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Receptor Targeting

IRDye 800CW EGF mouse

Figure 1. IRDye 800CW EGF imaged 96 h post injection. Orange ovals pinpoint region of orthotopic implanted prostate tumor. Images were captured with the Pearl® Imager with the pseudo-color representing the 800 nm channel.

mouse bearing subcutaneous tumors

Figure 2. Nude mouse bearing subcutaneous tumors, U87 (left hip) and A431(right hip), was imaged 24 hours post intravenous injection of IRDye 800CW RGD (1 nmole). Image was captured on the Pearl Imager; 800nm signal is presented in pseudo-color overlaid on a white light image of the mouse.

Cell surface receptors can be targeted for in vivo imaging by injection of agents that bind specifically to the receptor.

  • Tumor cells often over-express certain cell surface receptors (for example, EGFR or integrins).
  • Fluorescently-labeled molecules (such as ligands, antibodies, or drugs) that specifically bind these receptors can be used to visualize tumors inside the living animal.
  • Epidermal growth factor receptor (EGFR), overexpressed on the cell surface of many cancer cells types1, can be targeted with a fluorescently labeled IRDye EGF agent for longitudinal studies of tumor progression2.
  • Tumors over-expressing integrin receptors can be targeted with IRDye 800CW RGD Optical Probe3,4.

Near-infrared dyes, such as IRDye fluorophores, and carefully optimized hardware are critical for high-performance optical imaging.

  • Near-infrared fluorophores exploit the spectral region where light absorption and scatter properties of tissue are most advantageous5. This enhances penetration depth (access of excitation light to the fluorophore) and escape of emitted fluorescence from the animal to reach the detector.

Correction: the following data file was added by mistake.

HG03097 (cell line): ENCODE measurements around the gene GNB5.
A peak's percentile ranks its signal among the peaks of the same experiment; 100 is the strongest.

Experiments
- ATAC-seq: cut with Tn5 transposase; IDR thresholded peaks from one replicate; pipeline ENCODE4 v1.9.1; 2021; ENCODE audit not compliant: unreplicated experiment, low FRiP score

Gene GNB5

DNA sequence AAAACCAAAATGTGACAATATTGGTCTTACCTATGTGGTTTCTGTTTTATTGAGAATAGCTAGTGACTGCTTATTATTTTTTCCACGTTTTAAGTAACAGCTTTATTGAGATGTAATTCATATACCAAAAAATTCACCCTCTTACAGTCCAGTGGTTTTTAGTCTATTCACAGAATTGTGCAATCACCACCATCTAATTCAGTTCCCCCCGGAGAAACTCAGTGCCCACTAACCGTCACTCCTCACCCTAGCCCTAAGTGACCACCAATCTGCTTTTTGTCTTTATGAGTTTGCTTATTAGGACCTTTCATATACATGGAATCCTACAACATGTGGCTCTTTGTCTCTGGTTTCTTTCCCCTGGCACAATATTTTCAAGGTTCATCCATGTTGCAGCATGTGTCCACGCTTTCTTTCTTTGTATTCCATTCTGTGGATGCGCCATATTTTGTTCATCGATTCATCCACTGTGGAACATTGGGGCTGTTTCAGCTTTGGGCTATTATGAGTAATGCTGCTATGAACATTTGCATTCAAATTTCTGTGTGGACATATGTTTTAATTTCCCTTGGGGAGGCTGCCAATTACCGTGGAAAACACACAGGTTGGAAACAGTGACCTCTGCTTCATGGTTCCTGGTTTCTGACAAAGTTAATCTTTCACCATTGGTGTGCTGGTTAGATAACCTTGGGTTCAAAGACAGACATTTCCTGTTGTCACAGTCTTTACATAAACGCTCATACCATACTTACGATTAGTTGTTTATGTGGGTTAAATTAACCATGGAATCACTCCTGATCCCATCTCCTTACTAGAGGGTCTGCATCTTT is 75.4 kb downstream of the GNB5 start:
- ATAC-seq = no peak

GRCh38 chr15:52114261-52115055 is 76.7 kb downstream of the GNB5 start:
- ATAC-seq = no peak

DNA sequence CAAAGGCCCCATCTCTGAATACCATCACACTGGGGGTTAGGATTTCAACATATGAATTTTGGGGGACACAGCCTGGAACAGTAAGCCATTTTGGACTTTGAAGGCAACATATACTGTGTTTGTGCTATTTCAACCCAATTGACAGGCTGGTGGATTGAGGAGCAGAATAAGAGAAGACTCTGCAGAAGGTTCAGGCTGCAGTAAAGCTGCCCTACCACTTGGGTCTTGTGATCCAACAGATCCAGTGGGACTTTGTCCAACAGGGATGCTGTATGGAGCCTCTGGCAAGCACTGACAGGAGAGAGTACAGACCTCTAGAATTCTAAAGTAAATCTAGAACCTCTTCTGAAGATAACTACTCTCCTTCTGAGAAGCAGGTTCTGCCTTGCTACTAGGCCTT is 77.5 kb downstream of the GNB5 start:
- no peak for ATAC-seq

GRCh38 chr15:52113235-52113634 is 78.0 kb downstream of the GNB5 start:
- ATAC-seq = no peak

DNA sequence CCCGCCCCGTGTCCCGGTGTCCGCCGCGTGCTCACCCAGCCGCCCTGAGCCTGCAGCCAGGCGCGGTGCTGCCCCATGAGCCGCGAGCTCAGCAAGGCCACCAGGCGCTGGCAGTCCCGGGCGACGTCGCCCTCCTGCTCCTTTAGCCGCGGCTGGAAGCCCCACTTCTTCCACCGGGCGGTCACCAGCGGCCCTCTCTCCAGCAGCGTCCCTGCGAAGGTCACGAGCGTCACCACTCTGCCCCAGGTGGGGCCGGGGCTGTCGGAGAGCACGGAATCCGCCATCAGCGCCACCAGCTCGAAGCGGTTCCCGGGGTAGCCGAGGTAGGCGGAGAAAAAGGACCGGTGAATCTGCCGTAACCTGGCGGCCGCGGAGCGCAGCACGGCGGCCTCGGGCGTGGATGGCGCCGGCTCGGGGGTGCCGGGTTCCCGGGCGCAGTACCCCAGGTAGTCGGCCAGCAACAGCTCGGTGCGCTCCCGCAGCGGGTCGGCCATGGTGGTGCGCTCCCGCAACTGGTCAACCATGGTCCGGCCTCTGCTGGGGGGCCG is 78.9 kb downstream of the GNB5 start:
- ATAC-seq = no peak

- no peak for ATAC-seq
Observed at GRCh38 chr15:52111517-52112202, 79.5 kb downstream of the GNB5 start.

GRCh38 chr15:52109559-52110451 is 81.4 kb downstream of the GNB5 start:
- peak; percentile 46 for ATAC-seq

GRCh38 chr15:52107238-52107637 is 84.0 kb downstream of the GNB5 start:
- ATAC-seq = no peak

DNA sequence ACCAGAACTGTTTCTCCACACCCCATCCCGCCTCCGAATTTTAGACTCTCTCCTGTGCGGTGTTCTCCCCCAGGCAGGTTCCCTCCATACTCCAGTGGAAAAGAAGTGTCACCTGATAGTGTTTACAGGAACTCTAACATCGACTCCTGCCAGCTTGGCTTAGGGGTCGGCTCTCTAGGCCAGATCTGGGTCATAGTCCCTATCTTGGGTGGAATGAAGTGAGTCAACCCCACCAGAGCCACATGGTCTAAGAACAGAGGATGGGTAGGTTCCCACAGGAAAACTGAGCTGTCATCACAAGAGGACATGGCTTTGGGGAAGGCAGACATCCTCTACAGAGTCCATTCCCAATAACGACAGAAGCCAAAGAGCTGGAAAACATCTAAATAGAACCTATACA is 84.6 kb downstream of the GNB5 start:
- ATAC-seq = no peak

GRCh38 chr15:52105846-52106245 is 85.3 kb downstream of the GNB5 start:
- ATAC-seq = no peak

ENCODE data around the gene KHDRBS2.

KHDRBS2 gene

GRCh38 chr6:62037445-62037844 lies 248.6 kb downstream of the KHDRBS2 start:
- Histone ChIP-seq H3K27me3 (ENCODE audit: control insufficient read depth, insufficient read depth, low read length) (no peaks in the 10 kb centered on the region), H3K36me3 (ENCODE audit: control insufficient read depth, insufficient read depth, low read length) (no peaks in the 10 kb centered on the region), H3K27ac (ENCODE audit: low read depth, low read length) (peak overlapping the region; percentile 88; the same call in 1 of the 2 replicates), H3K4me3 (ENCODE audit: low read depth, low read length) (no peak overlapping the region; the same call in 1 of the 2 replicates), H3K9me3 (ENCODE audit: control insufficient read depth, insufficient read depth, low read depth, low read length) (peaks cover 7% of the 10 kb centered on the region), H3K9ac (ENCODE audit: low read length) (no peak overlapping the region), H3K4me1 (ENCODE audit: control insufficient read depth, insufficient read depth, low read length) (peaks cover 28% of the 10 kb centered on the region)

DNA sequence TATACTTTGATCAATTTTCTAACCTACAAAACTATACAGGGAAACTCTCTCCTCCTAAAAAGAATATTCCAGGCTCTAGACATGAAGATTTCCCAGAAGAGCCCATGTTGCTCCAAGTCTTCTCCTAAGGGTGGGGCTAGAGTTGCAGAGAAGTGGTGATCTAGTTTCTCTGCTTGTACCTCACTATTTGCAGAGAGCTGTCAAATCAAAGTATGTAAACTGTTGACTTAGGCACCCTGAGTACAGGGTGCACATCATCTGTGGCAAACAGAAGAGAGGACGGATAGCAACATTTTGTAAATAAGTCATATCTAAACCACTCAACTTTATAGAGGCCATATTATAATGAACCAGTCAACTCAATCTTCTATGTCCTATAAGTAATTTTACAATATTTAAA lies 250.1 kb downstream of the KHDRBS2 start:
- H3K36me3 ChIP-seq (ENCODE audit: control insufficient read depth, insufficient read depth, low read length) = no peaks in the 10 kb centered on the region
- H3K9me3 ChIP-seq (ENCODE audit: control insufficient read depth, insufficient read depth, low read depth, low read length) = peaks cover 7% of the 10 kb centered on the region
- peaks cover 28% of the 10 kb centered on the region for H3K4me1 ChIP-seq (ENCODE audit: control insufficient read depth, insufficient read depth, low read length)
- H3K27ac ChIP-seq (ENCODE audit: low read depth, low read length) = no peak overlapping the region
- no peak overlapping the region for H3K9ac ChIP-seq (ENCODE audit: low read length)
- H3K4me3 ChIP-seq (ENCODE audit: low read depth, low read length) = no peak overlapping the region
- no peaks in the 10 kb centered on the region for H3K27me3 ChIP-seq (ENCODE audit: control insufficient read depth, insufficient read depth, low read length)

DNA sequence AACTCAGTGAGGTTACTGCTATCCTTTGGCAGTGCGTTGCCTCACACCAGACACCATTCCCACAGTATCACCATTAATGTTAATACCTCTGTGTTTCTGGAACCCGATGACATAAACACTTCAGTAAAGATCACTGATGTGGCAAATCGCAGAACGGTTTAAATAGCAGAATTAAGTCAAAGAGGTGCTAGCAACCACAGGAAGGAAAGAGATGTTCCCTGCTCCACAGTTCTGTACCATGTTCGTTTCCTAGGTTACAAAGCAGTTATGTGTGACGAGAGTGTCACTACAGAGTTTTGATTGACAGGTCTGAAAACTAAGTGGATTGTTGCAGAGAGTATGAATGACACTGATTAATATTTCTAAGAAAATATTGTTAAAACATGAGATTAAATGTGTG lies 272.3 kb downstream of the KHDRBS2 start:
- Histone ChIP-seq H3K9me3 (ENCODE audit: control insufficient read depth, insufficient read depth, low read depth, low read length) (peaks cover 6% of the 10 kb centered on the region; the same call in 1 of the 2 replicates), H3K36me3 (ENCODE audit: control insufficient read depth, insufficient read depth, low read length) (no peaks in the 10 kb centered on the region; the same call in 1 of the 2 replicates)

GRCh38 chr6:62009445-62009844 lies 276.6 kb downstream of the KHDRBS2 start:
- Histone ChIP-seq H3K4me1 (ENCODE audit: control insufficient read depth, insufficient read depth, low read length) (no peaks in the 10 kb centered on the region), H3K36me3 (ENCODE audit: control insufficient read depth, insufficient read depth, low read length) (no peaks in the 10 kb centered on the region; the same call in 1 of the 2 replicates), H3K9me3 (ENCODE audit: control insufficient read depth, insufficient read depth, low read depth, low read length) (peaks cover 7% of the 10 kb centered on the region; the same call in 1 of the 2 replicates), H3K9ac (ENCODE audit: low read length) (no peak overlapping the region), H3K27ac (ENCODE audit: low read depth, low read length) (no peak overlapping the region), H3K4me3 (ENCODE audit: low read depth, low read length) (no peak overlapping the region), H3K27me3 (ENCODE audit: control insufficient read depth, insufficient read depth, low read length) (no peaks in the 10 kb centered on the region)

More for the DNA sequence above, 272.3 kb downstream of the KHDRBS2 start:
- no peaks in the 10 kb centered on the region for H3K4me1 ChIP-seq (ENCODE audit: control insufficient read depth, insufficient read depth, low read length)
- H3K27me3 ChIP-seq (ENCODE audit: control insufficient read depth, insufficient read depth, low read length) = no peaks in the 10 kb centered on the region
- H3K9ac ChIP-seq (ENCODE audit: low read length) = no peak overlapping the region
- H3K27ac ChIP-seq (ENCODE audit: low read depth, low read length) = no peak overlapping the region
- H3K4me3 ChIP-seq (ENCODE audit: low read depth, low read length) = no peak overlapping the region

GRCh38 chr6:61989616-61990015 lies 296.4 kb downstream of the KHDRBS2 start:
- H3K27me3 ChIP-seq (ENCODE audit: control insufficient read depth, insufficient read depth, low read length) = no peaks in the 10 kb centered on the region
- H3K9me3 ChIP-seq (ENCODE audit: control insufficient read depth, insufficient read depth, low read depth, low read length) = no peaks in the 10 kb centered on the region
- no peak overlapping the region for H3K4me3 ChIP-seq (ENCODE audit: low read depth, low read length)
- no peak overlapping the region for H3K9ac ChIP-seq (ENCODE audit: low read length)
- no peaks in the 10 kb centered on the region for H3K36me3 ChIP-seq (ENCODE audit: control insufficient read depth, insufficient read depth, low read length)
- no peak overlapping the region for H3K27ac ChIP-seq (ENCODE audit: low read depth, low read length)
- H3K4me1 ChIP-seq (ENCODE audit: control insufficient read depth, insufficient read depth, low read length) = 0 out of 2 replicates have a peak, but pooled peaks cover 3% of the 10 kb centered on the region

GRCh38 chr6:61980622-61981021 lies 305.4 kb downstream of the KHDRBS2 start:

• Laser illumination delivers very intense excitation light of the correct wavelength, generating the brightest possible signal from the fluorescent agent.
  • Intrinsic autofluorescence from animal tissue can mask the signal from optical probes. In the NIR spectral region, autofluorescence is dramatically lowered6,7.
Frost & Sullivan Award

LI-COR is honored to have received this prestigious award from Frost & Sullivan

More about this award

Note: IRDye® 680LT dye products should not be used for small animal in vivo imaging or
In-Cell Western™ Assays. The higher level of fluorescent intensity creates high background making it unfavorable for use in these applications. We recommend using IRDye 680RD dye products for these applications.

  • 1. Hong, W. and A. Ullrich. Oncology Biotherapeutics. 1(1): 5 (2000)
  • 2. Kovar, J et al. Am J Pathol. 169(4):1415-26 (2006)
  • 3. Kovar, J et al. Poster presentation, AACR Annual Meeting (2009)
  • 4. Chen, K et al. Mol Imaging. 8(2): 65-73 (2009)
  • 5. Hawrysz, DJ and Sevick-Muraca, EM. Neoplasia. 2(5):388-417 (2000)
  • 6. Frangioni, JV. Curr Opin Chem Biol. 7(5): 626-34 (2003)
  • 7. Adams, KE, et al. J Biomed Opt. 12(2): 024017 (2007)

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